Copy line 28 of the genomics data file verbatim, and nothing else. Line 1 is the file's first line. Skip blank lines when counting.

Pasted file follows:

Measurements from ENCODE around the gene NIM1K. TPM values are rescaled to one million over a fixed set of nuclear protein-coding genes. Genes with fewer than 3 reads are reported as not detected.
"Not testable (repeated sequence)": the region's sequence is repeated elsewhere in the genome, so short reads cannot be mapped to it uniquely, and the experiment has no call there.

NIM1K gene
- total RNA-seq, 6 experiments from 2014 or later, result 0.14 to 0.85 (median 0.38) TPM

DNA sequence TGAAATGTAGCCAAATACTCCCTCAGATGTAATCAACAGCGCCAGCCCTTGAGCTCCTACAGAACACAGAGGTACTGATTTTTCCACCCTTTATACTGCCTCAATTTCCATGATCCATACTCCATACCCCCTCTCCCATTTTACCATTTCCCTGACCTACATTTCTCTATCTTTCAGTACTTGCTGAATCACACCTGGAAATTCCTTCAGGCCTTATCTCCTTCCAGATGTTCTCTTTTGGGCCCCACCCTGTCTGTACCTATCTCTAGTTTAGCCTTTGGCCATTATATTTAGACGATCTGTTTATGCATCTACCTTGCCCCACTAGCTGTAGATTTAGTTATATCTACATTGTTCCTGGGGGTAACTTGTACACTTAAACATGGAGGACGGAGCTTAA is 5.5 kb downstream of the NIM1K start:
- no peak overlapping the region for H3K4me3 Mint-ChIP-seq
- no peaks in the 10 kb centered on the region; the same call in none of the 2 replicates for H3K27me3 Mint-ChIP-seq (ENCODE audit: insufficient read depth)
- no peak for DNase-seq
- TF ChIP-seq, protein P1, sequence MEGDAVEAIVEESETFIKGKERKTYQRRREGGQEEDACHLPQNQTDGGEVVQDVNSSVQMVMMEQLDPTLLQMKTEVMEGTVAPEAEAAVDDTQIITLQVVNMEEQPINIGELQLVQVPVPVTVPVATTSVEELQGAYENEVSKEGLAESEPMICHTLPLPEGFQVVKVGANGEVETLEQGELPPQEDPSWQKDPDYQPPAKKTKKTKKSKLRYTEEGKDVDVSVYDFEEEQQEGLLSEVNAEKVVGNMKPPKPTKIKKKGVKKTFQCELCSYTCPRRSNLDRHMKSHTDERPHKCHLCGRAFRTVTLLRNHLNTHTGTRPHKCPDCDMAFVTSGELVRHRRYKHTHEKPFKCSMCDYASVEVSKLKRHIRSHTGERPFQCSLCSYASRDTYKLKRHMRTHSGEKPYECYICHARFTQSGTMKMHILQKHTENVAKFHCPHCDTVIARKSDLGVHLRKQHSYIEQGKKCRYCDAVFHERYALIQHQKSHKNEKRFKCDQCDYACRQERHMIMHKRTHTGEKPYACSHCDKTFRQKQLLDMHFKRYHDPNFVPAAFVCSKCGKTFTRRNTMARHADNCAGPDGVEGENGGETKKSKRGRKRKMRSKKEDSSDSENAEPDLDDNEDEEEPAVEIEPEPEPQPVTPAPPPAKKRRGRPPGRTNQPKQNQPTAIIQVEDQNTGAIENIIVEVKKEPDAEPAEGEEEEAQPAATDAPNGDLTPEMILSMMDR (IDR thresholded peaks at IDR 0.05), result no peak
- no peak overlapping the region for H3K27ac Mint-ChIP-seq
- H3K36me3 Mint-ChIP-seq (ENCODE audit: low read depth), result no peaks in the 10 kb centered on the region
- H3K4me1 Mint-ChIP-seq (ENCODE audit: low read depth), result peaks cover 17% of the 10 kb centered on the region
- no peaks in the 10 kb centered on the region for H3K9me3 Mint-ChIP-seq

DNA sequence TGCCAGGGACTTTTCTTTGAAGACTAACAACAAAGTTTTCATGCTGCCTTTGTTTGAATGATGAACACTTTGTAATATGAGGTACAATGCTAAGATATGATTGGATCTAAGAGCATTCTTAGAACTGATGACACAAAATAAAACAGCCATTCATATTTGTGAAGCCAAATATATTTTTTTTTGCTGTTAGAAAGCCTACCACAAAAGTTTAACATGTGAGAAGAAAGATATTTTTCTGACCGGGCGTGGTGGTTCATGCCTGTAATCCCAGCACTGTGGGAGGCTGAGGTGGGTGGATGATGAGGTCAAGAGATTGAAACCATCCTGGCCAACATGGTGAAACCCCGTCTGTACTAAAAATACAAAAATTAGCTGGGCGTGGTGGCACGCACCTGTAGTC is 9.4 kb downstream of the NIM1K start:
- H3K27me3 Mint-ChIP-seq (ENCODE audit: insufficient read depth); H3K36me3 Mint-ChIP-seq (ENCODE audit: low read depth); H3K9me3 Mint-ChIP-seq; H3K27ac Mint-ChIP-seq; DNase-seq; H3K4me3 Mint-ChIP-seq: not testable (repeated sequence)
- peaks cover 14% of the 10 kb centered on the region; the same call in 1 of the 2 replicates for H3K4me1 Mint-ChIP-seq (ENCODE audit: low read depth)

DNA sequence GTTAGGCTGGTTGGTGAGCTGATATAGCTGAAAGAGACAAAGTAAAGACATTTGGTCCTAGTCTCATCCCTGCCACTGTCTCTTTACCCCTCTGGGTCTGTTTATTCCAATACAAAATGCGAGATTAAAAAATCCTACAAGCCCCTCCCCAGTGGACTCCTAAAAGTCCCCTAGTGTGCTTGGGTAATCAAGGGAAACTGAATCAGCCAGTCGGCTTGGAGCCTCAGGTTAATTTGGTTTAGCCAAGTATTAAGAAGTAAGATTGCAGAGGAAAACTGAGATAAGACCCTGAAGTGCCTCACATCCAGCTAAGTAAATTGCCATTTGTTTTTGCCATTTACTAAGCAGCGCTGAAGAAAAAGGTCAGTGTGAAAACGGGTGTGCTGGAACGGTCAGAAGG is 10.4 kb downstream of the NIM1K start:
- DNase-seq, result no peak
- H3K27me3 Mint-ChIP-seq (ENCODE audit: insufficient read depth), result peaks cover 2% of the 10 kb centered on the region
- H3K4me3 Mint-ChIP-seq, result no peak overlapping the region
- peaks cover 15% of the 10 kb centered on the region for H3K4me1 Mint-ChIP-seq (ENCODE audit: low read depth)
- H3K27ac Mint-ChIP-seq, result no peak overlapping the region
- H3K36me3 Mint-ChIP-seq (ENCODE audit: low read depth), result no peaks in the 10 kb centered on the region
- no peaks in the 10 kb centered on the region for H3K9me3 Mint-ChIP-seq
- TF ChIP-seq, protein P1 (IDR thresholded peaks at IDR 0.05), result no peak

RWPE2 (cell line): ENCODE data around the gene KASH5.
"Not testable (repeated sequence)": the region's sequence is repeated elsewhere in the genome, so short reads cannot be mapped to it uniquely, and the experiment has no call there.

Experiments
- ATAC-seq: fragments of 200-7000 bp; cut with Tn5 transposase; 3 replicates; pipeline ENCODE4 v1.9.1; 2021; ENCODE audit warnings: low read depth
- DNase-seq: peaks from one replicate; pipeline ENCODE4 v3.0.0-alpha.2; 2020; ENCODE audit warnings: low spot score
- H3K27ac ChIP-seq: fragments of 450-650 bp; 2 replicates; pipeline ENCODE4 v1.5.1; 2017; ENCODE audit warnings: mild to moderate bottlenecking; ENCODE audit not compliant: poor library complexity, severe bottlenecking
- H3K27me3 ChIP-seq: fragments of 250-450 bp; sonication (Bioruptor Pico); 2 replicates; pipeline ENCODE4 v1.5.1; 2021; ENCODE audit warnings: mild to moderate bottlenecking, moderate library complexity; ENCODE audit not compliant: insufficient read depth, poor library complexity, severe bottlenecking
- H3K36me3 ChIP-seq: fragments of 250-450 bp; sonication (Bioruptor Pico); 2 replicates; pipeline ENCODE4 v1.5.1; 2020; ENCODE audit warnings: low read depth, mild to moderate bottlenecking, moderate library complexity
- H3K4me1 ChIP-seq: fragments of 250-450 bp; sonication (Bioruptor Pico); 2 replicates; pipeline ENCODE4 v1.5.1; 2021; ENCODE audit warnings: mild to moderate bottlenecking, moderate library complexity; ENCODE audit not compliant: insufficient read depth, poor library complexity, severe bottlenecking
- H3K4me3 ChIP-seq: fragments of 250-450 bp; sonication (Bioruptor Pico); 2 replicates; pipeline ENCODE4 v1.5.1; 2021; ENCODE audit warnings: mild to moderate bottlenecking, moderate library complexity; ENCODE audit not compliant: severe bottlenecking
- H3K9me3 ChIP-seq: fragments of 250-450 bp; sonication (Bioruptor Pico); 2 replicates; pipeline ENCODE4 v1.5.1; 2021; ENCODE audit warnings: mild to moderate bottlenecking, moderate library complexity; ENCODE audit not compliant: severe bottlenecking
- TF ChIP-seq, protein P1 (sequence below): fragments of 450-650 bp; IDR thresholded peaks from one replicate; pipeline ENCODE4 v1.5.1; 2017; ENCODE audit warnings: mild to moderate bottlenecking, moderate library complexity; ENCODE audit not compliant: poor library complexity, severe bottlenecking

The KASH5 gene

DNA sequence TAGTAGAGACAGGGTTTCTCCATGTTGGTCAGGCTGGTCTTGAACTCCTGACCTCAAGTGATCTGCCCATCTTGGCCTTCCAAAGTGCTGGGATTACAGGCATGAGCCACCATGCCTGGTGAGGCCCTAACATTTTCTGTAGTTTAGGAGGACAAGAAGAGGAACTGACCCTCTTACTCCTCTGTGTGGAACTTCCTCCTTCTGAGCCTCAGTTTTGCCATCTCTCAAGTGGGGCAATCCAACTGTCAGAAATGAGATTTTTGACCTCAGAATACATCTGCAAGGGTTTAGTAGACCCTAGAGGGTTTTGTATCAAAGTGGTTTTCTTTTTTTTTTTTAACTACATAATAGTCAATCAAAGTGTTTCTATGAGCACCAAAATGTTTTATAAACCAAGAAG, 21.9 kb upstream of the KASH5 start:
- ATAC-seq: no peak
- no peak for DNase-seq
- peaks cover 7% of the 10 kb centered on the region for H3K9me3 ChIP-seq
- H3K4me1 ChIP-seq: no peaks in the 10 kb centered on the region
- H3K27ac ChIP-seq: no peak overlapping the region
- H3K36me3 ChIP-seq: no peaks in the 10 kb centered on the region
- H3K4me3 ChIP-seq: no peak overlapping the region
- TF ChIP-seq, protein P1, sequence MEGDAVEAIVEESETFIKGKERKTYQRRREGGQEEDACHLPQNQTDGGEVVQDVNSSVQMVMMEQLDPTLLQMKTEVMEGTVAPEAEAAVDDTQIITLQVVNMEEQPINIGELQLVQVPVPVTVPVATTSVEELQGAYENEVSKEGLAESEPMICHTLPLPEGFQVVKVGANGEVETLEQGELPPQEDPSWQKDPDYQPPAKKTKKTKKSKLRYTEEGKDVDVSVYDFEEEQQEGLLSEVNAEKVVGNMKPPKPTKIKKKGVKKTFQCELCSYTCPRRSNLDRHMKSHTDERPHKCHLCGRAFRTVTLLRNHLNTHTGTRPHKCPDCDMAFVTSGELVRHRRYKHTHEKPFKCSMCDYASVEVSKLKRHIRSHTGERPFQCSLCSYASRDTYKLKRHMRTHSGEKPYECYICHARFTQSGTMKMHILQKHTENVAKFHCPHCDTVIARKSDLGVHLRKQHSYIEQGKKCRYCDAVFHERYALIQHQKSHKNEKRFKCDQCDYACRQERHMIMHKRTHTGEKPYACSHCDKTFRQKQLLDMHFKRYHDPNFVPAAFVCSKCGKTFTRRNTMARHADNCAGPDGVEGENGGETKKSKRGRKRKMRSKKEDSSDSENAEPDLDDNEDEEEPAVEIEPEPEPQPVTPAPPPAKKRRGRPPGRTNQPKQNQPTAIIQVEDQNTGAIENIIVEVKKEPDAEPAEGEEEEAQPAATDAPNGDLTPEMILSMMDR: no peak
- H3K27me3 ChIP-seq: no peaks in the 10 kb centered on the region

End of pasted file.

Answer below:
Experiments